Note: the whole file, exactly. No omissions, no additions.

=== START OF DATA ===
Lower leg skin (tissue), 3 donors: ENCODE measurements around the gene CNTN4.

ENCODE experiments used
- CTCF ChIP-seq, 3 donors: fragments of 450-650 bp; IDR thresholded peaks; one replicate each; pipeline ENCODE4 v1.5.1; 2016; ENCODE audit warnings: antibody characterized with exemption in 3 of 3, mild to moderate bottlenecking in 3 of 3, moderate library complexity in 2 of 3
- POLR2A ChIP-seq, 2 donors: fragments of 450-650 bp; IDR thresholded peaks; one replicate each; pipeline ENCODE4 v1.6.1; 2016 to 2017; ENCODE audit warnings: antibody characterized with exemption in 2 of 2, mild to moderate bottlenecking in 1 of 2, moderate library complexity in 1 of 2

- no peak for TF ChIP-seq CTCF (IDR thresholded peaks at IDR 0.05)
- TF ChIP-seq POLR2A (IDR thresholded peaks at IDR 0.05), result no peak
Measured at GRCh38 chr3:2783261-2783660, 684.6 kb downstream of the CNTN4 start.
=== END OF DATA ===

Lower leg skin (tissue), 3 donors: ENCODE measurements around the gene CNTN4.

ENCODE experiments used
- CTCF ChIP-seq, 3 donors: fragments of 450-650 bp; IDR thresholded peaks; one replicate each; pipeline ENCODE4 v1.5.1; 2016; ENCODE audit warnings: antibody characterized with exemption in 3 of 3, mild to moderate bottlenecking in 3 of 3, moderate library complexity in 2 of 3
- POLR2A ChIP-seq, 2 donors: fragments of 450-650 bp; IDR thresholded peaks; one replicate each; pipeline ENCODE4 v1.6.1; 2016 to 2017; ENCODE audit warnings: antibody characterized with exemption in 2 of 2, mild to moderate bottlenecking in 1 of 2, moderate library complexity in 1 of 2

- no peak for TF ChIP-seq CTCF (IDR thresholded peaks at IDR 0.05)
- TF ChIP-seq POLR2A (IDR thresholded peaks at IDR 0.05), result no peak
Measured at GRCh38 chr3:2783261-2783660, 684.6 kb downstream of the CNTN4 start.